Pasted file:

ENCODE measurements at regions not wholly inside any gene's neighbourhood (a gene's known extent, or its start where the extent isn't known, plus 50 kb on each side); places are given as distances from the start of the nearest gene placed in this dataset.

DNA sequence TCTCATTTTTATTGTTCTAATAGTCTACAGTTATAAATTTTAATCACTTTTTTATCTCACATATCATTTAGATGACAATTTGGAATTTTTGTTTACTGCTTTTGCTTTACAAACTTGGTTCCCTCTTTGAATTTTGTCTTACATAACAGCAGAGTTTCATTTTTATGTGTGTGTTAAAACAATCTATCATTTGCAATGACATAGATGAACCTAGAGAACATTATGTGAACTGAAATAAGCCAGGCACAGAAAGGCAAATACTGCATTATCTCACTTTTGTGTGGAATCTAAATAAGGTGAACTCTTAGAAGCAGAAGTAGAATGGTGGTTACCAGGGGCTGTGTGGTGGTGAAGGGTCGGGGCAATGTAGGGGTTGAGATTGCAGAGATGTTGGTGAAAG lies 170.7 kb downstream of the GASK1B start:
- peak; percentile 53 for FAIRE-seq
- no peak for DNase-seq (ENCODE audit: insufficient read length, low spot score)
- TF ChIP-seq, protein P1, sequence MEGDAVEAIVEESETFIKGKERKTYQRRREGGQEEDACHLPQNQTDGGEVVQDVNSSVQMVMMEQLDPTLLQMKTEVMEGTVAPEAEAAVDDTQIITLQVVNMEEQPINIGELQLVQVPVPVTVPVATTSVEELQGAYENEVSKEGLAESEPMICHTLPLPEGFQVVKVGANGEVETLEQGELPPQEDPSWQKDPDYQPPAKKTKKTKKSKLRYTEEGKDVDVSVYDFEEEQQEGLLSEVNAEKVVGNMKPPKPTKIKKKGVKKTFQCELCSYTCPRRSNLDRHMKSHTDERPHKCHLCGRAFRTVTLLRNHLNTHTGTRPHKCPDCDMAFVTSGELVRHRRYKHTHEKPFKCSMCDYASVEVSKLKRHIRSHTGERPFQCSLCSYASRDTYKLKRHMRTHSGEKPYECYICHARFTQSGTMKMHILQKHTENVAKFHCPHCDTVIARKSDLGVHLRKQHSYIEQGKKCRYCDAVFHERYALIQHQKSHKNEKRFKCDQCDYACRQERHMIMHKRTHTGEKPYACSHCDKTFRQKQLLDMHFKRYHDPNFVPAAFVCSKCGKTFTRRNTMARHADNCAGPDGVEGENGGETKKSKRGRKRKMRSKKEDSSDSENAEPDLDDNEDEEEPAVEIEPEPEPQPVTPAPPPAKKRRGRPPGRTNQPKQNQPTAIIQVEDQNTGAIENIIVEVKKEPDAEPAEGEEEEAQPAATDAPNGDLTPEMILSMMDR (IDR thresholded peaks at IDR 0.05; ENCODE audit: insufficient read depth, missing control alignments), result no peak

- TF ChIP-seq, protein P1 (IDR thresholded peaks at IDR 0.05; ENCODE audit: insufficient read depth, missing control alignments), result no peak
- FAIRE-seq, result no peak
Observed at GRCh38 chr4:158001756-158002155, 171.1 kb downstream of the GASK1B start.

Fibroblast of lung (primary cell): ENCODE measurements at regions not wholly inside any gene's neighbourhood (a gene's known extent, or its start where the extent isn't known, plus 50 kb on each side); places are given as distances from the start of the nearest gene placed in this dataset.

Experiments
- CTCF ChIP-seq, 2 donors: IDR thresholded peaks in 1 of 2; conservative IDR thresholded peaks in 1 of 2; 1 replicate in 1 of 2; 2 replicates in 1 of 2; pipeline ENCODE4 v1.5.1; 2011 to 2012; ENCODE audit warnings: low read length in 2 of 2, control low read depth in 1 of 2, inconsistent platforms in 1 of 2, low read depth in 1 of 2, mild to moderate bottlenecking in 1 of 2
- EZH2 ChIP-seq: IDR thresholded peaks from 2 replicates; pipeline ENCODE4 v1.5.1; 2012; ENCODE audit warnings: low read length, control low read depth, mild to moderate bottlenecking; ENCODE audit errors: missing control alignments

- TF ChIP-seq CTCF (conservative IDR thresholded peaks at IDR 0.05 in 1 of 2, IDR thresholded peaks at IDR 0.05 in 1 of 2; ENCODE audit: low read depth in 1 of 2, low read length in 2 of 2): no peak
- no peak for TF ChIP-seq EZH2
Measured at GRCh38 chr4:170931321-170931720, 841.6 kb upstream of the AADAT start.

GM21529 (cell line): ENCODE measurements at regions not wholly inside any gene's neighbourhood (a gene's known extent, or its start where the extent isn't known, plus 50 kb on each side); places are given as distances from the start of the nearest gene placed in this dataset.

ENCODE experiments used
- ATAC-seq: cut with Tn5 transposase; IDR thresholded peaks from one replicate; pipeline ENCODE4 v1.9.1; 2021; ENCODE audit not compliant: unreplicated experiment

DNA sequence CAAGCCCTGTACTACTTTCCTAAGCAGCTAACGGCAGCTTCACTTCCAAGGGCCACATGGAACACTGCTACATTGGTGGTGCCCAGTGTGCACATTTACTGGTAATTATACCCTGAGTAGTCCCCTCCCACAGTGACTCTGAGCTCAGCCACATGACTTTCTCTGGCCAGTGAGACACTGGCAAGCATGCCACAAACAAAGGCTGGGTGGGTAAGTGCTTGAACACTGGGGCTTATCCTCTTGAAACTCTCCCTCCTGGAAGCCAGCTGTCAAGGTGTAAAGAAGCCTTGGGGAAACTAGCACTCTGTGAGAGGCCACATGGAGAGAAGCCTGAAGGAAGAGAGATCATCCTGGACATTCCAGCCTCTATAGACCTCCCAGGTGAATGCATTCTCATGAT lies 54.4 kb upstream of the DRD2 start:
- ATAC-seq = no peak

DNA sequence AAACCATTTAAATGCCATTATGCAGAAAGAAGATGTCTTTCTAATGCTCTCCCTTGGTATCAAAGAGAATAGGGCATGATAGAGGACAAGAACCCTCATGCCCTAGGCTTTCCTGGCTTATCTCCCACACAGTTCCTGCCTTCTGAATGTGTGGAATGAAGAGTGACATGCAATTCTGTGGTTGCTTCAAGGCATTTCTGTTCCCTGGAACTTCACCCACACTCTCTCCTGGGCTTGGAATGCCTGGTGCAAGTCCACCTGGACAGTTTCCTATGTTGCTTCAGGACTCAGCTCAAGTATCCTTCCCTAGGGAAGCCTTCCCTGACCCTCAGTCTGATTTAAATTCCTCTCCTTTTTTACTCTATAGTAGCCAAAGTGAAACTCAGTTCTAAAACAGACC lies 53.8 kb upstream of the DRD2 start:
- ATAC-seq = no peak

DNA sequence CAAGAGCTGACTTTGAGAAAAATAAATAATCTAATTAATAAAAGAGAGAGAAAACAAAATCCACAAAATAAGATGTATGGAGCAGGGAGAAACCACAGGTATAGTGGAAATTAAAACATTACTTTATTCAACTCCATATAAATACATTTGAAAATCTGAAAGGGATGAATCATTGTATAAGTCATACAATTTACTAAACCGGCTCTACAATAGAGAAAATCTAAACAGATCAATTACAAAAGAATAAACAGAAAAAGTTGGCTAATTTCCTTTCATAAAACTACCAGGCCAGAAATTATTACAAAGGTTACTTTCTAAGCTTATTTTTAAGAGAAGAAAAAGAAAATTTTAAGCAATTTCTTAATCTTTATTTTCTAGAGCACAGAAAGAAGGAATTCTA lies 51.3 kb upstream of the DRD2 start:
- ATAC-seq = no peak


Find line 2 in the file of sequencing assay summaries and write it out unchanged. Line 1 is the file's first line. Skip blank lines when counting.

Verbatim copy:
DNA sequence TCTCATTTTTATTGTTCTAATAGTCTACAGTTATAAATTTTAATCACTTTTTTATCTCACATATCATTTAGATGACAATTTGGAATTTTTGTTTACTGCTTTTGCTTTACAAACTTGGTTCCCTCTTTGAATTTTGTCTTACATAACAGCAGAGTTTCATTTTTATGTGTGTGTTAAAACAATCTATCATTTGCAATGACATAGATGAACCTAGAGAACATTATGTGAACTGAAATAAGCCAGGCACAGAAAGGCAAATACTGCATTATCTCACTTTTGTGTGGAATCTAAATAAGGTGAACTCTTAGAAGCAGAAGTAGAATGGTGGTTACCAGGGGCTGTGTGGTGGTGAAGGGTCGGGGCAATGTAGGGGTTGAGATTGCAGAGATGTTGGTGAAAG lies 170.7 kb downstream of the GASK1B start: